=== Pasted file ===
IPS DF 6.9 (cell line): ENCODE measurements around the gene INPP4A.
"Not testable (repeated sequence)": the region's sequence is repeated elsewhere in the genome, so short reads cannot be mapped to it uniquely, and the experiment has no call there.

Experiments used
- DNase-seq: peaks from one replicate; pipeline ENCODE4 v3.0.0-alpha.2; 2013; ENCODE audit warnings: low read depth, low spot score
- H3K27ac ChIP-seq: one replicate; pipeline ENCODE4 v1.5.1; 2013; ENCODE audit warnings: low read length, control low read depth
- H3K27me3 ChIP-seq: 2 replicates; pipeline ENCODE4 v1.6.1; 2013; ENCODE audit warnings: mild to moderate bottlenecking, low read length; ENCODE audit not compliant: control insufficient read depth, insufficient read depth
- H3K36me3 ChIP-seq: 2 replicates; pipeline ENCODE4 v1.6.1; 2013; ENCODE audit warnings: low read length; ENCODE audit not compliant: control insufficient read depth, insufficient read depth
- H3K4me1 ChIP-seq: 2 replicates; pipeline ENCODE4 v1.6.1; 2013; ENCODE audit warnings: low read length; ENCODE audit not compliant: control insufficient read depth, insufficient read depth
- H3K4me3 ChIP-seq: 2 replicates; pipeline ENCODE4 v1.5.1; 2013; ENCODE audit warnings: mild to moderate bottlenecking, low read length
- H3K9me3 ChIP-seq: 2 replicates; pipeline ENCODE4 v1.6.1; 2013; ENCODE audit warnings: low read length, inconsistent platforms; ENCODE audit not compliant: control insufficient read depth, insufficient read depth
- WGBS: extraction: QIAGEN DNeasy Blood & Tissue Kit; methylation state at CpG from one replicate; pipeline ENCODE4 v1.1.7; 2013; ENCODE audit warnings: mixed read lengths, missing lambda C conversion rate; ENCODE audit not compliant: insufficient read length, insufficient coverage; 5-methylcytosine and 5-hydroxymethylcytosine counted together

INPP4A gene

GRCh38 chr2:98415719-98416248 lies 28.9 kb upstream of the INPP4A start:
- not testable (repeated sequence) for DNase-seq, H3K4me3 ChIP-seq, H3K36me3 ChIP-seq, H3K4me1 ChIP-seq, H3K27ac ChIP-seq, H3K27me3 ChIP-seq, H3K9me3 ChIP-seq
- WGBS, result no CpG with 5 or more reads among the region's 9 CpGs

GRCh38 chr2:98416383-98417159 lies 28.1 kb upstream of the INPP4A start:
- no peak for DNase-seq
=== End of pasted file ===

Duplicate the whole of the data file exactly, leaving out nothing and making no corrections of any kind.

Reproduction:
IPS DF 6.9 (cell line): ENCODE measurements around the gene INPP4A.
"Not testable (repeated sequence)": the region's sequence is repeated elsewhere in the genome, so short reads cannot be mapped to it uniquely, and the experiment has no call there.

Experiments used
- DNase-seq: peaks from one replicate; pipeline ENCODE4 v3.0.0-alpha.2; 2013; ENCODE audit warnings: low read depth, low spot score
- H3K27ac ChIP-seq: one replicate; pipeline ENCODE4 v1.5.1; 2013; ENCODE audit warnings: low read length, control low read depth
- H3K27me3 ChIP-seq: 2 replicates; pipeline ENCODE4 v1.6.1; 2013; ENCODE audit warnings: mild to moderate bottlenecking, low read length; ENCODE audit not compliant: control insufficient read depth, insufficient read depth
- H3K36me3 ChIP-seq: 2 replicates; pipeline ENCODE4 v1.6.1; 2013; ENCODE audit warnings: low read length; ENCODE audit not compliant: control insufficient read depth, insufficient read depth
- H3K4me1 ChIP-seq: 2 replicates; pipeline ENCODE4 v1.6.1; 2013; ENCODE audit warnings: low read length; ENCODE audit not compliant: control insufficient read depth, insufficient read depth
- H3K4me3 ChIP-seq: 2 replicates; pipeline ENCODE4 v1.5.1; 2013; ENCODE audit warnings: mild to moderate bottlenecking, low read length
- H3K9me3 ChIP-seq: 2 replicates; pipeline ENCODE4 v1.6.1; 2013; ENCODE audit warnings: low read length, inconsistent platforms; ENCODE audit not compliant: control insufficient read depth, insufficient read depth
- WGBS: extraction: QIAGEN DNeasy Blood & Tissue Kit; methylation state at CpG from one replicate; pipeline ENCODE4 v1.1.7; 2013; ENCODE audit warnings: mixed read lengths, missing lambda C conversion rate; ENCODE audit not compliant: insufficient read length, insufficient coverage; 5-methylcytosine and 5-hydroxymethylcytosine counted together

INPP4A gene

GRCh38 chr2:98415719-98416248 lies 28.9 kb upstream of the INPP4A start:
- not testable (repeated sequence) for DNase-seq, H3K4me3 ChIP-seq, H3K36me3 ChIP-seq, H3K4me1 ChIP-seq, H3K27ac ChIP-seq, H3K27me3 ChIP-seq, H3K9me3 ChIP-seq
- WGBS, result no CpG with 5 or more reads among the region's 9 CpGs

GRCh38 chr2:98416383-98417159 lies 28.1 kb upstream of the INPP4A start:
- no peak for DNase-seq